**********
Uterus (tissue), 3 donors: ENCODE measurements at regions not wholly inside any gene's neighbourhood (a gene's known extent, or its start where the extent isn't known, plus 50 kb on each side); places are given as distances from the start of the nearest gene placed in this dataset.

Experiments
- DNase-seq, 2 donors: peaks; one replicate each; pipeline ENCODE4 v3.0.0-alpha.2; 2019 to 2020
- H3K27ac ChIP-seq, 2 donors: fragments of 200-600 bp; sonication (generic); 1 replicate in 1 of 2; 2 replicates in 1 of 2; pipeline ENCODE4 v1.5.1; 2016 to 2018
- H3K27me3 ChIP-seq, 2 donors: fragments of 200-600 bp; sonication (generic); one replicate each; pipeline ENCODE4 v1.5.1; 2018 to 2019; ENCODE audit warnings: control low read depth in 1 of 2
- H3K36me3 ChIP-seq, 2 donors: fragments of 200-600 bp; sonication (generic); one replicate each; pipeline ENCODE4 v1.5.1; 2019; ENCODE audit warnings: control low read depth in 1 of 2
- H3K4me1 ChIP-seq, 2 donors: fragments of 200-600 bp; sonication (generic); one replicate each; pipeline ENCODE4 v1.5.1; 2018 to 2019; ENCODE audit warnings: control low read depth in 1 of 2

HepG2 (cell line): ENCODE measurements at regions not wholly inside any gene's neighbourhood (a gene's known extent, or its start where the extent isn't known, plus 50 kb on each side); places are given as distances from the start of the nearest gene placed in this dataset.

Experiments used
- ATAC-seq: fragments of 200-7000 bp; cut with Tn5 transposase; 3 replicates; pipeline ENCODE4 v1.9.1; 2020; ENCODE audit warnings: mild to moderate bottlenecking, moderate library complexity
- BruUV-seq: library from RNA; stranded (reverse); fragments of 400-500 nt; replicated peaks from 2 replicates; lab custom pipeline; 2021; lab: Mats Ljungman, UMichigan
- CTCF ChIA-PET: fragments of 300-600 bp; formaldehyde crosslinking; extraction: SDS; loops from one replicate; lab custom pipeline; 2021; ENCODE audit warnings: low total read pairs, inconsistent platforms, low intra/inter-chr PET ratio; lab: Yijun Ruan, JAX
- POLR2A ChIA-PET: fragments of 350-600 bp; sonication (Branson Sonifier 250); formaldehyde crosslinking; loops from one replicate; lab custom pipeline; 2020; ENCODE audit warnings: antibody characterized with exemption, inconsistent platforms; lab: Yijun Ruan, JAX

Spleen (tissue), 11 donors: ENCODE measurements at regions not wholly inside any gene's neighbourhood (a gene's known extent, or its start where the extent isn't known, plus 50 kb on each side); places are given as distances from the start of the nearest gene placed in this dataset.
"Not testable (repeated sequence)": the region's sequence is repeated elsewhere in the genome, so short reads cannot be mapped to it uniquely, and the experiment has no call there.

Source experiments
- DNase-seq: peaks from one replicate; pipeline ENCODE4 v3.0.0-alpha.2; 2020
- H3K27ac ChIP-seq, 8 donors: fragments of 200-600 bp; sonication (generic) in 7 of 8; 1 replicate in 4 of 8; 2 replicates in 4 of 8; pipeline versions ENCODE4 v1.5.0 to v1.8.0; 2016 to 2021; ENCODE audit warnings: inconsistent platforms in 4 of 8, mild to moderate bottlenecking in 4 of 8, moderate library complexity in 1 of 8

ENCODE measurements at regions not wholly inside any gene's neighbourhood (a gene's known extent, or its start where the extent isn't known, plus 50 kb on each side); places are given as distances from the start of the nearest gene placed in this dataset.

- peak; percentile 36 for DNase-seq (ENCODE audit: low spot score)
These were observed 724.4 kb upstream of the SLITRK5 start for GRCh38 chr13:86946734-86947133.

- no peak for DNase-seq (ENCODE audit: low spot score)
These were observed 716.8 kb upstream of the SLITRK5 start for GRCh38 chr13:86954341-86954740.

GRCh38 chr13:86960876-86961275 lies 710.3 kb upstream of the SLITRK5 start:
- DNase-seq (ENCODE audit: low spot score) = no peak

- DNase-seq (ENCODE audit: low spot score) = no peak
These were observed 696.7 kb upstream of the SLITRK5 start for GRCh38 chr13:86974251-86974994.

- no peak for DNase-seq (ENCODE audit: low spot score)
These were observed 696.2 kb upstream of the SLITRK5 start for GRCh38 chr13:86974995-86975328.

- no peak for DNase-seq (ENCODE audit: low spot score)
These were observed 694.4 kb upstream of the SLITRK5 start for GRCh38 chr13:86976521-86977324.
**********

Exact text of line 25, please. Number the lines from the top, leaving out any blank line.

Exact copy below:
- DNase-seq (ENCODE audit: low spot score) = no peak